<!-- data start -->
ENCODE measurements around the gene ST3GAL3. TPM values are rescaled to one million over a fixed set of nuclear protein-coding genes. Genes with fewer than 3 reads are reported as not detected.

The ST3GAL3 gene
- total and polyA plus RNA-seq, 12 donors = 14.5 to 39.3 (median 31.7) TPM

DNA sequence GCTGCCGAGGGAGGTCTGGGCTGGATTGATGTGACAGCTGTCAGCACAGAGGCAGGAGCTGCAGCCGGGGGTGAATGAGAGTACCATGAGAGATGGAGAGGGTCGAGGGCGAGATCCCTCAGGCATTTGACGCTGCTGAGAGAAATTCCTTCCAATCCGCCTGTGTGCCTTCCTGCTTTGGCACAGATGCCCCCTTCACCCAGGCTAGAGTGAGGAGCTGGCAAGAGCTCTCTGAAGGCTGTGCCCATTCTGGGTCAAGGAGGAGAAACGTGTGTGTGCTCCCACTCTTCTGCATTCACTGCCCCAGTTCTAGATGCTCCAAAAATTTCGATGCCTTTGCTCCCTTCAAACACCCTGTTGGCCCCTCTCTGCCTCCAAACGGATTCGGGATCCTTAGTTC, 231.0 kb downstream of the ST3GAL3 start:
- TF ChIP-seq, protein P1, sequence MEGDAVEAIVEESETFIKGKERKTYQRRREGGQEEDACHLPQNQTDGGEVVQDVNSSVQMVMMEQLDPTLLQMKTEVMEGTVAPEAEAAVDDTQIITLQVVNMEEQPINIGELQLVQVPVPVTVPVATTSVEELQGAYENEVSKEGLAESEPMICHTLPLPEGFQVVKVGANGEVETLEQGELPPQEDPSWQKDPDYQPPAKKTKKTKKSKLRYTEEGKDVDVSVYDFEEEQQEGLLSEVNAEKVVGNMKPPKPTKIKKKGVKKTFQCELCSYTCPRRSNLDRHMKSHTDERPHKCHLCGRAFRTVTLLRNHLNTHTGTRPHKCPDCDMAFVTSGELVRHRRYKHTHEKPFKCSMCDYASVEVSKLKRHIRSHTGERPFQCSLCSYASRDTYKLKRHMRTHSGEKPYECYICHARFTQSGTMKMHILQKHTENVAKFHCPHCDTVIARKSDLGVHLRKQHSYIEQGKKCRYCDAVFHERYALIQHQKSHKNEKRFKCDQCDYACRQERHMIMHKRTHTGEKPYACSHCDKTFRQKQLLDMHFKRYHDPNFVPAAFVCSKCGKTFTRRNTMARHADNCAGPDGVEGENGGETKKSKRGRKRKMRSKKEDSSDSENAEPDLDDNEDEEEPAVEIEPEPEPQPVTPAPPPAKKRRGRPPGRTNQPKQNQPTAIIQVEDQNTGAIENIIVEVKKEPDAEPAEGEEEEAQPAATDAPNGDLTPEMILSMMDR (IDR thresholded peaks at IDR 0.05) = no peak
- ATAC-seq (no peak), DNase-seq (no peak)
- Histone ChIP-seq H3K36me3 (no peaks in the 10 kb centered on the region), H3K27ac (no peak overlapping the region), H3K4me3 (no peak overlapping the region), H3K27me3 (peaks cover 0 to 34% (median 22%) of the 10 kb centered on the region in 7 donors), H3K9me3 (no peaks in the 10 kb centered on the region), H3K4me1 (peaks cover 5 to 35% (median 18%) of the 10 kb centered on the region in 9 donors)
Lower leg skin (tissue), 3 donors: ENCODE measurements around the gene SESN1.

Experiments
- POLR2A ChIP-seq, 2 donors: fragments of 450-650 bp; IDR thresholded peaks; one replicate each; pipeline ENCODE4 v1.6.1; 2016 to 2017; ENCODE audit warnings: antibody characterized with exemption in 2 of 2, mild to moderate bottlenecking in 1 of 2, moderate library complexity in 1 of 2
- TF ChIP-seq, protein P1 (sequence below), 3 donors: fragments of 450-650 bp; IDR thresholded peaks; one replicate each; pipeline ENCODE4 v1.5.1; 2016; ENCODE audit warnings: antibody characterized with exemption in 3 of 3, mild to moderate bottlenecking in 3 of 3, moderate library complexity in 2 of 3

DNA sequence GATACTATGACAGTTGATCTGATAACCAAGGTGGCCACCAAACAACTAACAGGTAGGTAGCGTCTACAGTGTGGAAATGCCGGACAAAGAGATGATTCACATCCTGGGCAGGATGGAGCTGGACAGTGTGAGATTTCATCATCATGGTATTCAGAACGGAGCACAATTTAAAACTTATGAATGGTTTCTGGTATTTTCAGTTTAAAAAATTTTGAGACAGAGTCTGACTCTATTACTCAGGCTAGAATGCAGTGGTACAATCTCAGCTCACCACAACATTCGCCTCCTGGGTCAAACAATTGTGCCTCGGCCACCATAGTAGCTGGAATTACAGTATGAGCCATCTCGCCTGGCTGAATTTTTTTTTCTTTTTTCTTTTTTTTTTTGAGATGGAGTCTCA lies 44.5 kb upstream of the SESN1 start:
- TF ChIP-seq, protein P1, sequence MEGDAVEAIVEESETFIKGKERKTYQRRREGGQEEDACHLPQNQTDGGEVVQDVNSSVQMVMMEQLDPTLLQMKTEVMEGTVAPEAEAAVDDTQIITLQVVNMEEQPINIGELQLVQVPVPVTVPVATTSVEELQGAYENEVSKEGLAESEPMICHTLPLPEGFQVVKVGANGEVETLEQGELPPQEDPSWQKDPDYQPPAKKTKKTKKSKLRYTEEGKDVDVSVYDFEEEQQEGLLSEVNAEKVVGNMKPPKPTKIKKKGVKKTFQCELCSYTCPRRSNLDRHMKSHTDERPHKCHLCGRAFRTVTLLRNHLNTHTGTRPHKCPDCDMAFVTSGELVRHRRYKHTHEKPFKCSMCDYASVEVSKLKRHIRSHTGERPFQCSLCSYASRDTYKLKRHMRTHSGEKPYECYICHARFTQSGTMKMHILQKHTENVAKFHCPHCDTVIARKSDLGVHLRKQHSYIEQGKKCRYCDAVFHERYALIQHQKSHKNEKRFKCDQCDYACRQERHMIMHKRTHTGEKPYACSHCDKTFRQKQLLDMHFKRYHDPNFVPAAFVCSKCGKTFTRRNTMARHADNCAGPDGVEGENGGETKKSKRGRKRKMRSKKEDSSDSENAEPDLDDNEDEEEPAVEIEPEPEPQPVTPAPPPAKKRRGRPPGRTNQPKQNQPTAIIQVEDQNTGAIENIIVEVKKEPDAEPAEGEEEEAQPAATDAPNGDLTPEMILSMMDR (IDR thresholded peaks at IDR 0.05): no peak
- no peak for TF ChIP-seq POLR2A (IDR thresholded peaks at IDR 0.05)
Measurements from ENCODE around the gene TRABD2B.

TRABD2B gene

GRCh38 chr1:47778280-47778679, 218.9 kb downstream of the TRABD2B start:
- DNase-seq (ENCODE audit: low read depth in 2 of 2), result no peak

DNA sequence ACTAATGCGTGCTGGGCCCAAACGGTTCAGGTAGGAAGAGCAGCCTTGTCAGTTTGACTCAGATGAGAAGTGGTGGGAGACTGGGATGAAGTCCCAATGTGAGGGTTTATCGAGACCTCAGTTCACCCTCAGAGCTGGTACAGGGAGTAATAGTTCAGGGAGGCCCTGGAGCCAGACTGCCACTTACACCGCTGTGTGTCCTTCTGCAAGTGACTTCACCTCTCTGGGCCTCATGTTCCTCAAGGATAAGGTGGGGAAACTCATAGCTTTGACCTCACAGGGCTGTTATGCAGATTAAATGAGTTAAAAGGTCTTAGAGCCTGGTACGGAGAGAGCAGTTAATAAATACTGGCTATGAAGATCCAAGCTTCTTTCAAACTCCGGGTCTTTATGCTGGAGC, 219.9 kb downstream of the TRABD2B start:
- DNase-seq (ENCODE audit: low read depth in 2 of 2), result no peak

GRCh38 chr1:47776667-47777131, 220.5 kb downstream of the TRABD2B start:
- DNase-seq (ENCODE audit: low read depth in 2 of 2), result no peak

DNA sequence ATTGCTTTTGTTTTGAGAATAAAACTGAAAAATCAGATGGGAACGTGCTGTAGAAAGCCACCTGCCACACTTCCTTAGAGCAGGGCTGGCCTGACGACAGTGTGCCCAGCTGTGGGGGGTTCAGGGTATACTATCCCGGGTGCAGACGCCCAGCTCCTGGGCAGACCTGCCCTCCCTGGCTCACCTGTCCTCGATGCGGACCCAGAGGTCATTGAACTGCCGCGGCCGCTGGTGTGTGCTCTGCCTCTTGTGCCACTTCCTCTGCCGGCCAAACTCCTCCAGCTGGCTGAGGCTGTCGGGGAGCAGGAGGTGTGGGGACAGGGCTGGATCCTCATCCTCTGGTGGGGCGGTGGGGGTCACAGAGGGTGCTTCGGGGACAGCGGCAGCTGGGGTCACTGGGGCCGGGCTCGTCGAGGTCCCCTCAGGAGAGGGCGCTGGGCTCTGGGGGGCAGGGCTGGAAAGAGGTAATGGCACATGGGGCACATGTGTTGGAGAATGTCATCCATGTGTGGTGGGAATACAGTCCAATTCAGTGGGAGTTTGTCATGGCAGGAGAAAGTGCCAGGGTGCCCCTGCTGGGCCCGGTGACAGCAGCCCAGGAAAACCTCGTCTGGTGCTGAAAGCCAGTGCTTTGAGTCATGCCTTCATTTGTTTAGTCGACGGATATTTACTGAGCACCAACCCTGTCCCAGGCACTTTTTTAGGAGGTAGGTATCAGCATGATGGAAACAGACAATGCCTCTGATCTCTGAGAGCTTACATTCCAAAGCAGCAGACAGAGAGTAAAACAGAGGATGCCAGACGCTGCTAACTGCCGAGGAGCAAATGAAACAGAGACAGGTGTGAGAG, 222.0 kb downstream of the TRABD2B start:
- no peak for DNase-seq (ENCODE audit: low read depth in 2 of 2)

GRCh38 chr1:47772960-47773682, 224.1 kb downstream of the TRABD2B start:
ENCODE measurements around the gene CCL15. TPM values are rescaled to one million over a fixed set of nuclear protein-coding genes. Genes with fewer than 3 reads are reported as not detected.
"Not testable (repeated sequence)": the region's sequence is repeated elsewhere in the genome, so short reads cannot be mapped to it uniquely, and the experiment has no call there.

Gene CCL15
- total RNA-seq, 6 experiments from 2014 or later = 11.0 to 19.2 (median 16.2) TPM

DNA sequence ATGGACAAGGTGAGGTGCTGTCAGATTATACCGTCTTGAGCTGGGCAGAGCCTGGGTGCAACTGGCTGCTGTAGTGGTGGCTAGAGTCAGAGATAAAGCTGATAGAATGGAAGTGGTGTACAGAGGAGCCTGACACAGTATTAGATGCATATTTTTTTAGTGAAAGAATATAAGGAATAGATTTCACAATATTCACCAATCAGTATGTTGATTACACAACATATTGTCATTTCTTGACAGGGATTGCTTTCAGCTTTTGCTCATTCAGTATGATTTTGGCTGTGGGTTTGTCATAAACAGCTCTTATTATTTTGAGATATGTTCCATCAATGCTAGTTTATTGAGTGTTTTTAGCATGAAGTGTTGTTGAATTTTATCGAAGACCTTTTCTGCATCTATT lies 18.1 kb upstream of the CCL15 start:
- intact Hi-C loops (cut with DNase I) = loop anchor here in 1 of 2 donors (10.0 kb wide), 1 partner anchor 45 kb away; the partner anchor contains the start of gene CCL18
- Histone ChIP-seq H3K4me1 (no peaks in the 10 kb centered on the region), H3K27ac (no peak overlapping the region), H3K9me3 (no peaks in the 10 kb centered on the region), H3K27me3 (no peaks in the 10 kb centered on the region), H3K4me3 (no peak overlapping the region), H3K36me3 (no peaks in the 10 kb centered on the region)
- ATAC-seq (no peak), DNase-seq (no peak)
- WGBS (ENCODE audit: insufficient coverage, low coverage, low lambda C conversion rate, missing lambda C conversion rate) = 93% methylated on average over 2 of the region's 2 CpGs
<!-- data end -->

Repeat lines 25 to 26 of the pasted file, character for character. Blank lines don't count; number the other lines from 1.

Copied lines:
GRCh38 chr1:47772960-47773682, 224.1 kb downstream of the TRABD2B start:
ENCODE measurements around the gene CCL15. TPM values are rescaled to one million over a fixed set of nuclear protein-coding genes. Genes with fewer than 3 reads are reported as not detected.